Mustatials, a group of ancient monuments discovered in Saudi Arabia, are part of the world’s oldest ritual landscape, according to archaeologists. A study published in Antiquity reported that the monuments were built between 8,500 and 4,800 years ago. Experts have raised numerous theories on the structures’ function, but the new study shows that the monuments could have been used to raise cattle:
“You don’t get a full understanding of the scale of the structures until you’re there,” archaeologist Hugh Thomas, the director of the project, told New Scientist. “It’s not designed to keep anything in, but to demarcate the space that is clearly an area that needs to be isolated.”
Archaeologists found animal bones on the sites, which seem to be the remains of religious offerings. The presence of cattle skulls in particular suggests the existence of prehistoric cattle cult.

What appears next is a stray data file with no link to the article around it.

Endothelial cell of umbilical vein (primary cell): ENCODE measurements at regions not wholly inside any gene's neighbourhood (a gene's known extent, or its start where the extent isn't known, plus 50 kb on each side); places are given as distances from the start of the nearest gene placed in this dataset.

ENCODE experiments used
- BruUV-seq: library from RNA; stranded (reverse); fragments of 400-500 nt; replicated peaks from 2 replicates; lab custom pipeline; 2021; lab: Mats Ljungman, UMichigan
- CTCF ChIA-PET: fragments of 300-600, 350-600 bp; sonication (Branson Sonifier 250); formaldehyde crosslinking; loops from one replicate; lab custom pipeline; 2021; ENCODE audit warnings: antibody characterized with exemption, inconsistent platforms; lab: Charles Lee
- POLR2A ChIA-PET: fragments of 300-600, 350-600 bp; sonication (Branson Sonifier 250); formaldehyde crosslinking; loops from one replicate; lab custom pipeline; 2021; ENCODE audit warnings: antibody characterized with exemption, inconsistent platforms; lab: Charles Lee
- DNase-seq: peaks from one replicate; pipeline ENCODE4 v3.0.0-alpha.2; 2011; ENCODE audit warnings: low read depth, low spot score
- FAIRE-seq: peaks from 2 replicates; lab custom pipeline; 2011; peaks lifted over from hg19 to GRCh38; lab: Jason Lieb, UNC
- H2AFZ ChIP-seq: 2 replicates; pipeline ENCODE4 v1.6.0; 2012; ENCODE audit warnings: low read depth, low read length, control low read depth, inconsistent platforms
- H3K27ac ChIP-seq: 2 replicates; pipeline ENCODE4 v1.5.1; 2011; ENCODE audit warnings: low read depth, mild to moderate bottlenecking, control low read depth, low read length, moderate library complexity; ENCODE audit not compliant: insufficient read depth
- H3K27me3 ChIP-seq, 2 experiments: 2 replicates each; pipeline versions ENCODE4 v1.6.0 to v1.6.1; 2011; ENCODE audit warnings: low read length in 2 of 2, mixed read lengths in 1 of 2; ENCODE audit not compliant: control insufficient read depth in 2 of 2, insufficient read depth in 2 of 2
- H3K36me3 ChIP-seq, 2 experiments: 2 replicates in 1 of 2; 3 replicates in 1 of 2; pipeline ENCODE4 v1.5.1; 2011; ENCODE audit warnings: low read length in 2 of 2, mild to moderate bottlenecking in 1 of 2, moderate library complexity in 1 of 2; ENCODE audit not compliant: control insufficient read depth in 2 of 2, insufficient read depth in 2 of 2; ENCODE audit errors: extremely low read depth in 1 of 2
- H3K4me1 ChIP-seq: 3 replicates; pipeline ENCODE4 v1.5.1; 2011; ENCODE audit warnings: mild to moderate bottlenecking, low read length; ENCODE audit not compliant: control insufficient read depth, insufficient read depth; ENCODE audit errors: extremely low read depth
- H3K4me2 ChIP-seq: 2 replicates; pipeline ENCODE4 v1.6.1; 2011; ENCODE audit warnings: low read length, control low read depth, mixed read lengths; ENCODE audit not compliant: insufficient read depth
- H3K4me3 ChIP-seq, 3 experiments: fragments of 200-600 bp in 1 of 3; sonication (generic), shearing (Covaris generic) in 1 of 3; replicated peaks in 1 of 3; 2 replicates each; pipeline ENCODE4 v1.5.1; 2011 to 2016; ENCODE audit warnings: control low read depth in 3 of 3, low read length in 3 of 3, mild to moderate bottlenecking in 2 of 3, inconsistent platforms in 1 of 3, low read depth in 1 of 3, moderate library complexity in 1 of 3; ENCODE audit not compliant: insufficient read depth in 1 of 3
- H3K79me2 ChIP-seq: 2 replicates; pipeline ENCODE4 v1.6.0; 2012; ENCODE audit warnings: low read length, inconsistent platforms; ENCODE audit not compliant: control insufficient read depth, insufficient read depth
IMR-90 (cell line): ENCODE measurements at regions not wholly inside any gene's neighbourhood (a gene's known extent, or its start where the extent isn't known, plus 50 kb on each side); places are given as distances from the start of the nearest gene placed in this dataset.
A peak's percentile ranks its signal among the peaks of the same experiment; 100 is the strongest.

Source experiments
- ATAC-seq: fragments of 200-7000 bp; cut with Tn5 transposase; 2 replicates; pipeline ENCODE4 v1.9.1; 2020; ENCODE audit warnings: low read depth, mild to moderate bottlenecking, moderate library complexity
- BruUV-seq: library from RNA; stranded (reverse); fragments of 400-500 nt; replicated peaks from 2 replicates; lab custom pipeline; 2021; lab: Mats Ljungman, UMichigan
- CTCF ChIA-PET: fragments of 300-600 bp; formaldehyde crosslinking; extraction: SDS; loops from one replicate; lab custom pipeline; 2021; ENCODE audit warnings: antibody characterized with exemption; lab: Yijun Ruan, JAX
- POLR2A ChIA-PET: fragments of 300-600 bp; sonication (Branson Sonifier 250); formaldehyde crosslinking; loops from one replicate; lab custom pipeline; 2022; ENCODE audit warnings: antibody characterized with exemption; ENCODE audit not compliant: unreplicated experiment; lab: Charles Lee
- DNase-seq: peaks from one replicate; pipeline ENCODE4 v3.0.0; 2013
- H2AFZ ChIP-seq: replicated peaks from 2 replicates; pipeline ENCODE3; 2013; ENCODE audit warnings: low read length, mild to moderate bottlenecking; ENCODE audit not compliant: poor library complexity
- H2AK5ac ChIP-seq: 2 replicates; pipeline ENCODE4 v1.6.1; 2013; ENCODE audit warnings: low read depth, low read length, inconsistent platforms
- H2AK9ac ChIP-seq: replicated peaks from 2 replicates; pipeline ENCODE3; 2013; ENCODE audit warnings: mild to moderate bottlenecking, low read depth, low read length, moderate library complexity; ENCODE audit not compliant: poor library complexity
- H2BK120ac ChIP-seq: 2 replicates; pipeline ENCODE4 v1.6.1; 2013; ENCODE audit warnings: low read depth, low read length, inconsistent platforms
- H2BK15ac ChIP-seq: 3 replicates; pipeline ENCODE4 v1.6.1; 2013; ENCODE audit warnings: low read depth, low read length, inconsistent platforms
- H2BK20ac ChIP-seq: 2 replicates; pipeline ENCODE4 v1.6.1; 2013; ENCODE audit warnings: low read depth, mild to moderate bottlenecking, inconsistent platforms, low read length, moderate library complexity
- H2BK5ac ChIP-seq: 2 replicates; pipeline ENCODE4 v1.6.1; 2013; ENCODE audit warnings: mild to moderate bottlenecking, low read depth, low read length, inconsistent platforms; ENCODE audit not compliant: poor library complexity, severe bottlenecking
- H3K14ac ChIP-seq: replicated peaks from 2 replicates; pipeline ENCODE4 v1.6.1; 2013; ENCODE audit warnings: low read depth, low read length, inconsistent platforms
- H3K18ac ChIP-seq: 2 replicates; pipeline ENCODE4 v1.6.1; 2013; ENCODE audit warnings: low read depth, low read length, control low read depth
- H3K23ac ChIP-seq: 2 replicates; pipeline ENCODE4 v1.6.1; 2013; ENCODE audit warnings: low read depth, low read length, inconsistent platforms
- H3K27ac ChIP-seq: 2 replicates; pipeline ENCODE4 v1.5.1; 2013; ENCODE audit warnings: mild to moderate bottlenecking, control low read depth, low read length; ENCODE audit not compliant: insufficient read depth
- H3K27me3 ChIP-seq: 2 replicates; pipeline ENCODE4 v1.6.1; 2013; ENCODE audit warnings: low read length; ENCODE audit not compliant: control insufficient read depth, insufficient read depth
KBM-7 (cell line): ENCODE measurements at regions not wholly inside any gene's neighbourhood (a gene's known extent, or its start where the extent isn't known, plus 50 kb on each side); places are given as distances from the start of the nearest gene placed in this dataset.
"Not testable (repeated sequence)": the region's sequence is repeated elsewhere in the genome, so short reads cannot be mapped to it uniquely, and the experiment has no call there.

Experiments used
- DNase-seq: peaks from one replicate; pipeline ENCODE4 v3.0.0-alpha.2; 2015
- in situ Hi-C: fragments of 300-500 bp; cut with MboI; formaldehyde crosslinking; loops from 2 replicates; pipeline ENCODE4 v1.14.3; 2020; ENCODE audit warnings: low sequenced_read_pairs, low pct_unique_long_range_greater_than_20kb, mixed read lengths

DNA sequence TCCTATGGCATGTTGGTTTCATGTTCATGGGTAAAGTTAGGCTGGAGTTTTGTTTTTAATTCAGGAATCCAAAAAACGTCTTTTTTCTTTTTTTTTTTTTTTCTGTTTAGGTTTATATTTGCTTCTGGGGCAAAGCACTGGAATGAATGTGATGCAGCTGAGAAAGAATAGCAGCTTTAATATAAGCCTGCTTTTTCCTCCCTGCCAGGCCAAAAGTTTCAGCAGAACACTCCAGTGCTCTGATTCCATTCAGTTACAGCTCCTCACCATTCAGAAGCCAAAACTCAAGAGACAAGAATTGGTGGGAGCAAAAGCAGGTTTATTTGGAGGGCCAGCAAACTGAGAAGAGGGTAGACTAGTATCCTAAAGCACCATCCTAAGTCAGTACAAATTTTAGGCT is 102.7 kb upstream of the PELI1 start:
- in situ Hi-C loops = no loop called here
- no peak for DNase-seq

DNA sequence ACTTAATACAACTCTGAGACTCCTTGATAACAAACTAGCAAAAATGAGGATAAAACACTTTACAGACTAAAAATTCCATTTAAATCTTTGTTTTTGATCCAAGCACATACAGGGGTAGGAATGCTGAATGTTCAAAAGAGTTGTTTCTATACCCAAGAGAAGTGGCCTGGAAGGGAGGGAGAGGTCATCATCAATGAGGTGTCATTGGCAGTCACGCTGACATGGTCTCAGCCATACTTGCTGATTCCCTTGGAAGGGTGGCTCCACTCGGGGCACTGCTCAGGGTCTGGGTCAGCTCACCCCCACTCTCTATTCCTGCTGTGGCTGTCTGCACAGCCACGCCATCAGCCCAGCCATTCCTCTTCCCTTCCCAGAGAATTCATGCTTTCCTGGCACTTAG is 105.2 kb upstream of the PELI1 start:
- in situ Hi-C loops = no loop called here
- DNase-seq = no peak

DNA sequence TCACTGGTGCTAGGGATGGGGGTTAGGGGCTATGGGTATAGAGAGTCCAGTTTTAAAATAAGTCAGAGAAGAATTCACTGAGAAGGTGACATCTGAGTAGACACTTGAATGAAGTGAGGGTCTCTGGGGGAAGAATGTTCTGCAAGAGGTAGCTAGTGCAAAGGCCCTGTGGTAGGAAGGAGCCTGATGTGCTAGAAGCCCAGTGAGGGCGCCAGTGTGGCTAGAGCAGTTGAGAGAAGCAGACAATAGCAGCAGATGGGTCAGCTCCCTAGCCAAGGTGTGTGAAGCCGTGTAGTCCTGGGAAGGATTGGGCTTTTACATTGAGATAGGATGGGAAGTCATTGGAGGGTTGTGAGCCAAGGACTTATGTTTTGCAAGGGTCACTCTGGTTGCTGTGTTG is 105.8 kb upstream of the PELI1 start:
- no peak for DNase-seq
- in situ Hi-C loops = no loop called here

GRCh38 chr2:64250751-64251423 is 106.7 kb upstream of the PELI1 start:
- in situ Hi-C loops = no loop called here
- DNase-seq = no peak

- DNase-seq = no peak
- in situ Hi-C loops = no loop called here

The largest mustatils are more than 1,500 feet long, with one example constructed from 12,000 tons of basalt stone. Some are simple constructions, with low rock walls forming long rectangles. But others are far more complex, with pillars, interior walls, and small chambers that may have been used for ritual sacrifices.
During the construction of the mustatils, Saudi Arabia would have been all but unrecognizable to contemporary eyes, a verdant green landscape where there is now arid desert.
“The environment was certainly much more humid during this period,” Melissa Kennedy, assistant director of the Aerial Archaeology in the Kingdom of Saudi Arabia project, told Live Science. “Cattle need a lot of water to survive.”
Image via Artnet